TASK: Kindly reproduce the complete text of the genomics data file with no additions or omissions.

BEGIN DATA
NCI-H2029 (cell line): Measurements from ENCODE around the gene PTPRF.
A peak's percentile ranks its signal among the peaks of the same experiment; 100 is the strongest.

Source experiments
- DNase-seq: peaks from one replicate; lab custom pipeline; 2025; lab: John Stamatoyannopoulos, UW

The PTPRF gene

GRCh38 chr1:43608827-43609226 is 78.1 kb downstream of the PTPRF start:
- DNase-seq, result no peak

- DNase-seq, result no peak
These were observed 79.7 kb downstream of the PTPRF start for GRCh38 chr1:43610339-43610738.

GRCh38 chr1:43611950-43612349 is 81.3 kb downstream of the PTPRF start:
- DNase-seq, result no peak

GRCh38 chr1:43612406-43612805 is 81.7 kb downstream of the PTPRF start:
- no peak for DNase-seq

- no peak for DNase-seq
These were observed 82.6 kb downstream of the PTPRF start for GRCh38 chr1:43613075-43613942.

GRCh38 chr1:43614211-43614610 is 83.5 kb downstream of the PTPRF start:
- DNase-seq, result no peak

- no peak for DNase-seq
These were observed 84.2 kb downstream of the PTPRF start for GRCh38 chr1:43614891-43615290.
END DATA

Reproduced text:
NCI-H2029 (cell line): Measurements from ENCODE around the gene PTPRF.
A peak's percentile ranks its signal among the peaks of the same experiment; 100 is the strongest.

Source experiments
- DNase-seq: peaks from one replicate; lab custom pipeline; 2025; lab: John Stamatoyannopoulos, UW

The PTPRF gene

GRCh38 chr1:43608827-43609226 is 78.1 kb downstream of the PTPRF start:
- DNase-seq, result no peak

- DNase-seq, result no peak
These were observed 79.7 kb downstream of the PTPRF start for GRCh38 chr1:43610339-43610738.

GRCh38 chr1:43611950-43612349 is 81.3 kb downstream of the PTPRF start:
- DNase-seq, result no peak

GRCh38 chr1:43612406-43612805 is 81.7 kb downstream of the PTPRF start:
- no peak for DNase-seq

- no peak for DNase-seq
These were observed 82.6 kb downstream of the PTPRF start for GRCh38 chr1:43613075-43613942.

GRCh38 chr1:43614211-43614610 is 83.5 kb downstream of the PTPRF start:
- DNase-seq, result no peak

- no peak for DNase-seq
These were observed 84.2 kb downstream of the PTPRF start for GRCh38 chr1:43614891-43615290.